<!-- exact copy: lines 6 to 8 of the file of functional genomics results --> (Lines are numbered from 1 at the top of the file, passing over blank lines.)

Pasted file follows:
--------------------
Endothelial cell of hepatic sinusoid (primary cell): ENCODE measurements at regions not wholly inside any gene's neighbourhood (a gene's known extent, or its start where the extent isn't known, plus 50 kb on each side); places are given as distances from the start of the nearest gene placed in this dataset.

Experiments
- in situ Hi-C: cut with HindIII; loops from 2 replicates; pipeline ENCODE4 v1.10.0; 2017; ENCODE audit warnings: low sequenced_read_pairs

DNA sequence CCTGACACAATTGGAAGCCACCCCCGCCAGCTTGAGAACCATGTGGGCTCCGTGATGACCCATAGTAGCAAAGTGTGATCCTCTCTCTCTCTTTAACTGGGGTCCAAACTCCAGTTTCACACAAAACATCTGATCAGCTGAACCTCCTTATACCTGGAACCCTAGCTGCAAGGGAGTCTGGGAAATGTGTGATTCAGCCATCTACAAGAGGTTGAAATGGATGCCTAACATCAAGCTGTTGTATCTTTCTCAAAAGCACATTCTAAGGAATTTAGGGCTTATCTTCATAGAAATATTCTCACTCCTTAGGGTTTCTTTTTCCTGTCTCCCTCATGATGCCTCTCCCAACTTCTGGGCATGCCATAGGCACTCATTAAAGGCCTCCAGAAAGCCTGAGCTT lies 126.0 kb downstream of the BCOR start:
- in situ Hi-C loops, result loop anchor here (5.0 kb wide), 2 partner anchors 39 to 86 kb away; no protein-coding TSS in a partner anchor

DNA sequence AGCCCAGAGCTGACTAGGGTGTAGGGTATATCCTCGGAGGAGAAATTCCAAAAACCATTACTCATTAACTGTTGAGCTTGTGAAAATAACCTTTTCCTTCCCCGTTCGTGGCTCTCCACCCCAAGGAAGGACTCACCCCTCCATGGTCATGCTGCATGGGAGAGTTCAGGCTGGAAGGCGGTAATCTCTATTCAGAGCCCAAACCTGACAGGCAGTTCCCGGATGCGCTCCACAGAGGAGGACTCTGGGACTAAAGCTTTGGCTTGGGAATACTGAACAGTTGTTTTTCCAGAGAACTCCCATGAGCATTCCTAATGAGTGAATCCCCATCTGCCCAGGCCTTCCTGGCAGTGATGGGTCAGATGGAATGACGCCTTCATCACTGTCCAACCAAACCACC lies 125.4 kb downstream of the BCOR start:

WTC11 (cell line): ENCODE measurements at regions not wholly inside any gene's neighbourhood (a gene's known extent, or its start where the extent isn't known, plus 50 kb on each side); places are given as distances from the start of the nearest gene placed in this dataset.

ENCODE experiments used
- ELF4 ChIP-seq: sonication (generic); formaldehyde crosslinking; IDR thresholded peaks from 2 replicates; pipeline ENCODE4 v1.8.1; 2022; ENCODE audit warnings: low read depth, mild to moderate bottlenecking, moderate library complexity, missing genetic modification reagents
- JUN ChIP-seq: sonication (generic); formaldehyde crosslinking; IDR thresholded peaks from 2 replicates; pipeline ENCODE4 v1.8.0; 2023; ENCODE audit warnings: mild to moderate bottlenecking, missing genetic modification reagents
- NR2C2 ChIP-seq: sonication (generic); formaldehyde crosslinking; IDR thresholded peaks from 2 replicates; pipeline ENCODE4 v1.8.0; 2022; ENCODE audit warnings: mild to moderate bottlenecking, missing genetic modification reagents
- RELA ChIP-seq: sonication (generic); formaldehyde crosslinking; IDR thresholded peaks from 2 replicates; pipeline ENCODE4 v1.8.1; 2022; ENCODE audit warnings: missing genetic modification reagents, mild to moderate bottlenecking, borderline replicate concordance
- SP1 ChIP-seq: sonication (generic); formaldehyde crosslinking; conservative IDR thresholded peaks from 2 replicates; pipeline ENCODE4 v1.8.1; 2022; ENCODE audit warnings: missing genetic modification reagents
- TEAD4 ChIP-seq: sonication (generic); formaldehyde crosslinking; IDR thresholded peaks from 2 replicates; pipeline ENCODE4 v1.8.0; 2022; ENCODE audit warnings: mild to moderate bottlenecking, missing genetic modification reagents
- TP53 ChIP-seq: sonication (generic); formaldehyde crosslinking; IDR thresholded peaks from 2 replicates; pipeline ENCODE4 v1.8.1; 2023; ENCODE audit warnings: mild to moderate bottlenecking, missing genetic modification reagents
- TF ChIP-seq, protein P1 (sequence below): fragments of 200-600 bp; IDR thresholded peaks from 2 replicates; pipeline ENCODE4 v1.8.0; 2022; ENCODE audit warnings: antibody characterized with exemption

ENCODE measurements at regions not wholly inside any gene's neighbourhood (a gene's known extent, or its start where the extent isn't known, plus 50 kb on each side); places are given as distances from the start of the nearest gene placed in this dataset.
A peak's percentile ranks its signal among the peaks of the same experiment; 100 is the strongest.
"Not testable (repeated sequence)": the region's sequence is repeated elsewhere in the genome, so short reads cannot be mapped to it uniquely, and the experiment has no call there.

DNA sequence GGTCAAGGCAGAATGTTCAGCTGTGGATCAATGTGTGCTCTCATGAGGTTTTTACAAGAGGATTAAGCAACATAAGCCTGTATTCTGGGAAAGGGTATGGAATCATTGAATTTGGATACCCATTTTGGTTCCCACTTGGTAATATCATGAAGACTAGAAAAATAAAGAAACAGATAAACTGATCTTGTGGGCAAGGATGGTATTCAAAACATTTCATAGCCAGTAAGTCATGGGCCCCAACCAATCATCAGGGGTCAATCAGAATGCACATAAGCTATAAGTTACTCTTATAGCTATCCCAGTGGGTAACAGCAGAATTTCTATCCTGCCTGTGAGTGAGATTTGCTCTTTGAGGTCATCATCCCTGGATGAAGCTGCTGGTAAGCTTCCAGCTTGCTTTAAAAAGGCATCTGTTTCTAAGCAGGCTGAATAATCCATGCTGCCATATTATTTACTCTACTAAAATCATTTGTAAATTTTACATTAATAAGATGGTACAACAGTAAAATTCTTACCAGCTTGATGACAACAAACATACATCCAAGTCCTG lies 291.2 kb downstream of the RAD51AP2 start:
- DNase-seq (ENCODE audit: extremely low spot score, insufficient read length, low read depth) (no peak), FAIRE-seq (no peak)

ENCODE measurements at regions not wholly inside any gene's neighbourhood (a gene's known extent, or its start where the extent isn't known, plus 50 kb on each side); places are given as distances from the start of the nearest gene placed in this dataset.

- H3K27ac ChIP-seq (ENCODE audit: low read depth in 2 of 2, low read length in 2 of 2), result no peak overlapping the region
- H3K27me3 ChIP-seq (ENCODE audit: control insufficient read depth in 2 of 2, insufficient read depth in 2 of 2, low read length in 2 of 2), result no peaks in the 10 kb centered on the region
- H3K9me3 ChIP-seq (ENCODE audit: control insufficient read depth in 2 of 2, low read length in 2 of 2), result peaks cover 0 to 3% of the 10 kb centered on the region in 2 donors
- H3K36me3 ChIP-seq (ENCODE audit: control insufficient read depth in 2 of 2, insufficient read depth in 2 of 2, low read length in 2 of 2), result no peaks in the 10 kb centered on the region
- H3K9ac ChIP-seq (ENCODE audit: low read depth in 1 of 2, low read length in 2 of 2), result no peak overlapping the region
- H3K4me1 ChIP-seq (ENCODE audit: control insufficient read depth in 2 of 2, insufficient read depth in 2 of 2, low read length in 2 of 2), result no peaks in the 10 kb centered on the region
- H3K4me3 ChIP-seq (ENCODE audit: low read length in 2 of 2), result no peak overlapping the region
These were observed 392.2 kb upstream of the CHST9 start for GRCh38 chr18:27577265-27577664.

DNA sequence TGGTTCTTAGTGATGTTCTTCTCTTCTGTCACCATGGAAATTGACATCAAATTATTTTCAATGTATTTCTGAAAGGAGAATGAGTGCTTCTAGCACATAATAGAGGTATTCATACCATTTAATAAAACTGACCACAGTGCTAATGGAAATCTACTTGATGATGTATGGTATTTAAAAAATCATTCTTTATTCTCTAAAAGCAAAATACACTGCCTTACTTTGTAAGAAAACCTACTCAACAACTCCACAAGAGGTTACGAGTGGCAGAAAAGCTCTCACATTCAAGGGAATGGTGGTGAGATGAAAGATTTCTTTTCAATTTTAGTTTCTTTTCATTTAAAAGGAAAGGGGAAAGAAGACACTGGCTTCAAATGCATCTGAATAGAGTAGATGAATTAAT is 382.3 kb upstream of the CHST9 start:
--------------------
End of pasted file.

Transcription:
DNA sequence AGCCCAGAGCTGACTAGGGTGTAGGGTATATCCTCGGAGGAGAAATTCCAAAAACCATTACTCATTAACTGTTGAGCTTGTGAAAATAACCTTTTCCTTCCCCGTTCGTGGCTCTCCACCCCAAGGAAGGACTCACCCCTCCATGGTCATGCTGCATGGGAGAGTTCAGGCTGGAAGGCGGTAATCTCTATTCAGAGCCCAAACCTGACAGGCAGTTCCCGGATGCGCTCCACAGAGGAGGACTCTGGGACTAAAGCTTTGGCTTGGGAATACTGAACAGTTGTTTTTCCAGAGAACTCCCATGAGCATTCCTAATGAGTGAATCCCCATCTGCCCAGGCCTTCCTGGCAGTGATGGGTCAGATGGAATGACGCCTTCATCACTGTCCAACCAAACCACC lies 125.4 kb downstream of the BCOR start:

WTC11 (cell line): ENCODE measurements at regions not wholly inside any gene's neighbourhood (a gene's known extent, or its start where the extent isn't known, plus 50 kb on each side); places are given as distances from the start of the nearest gene placed in this dataset.

ENCODE experiments used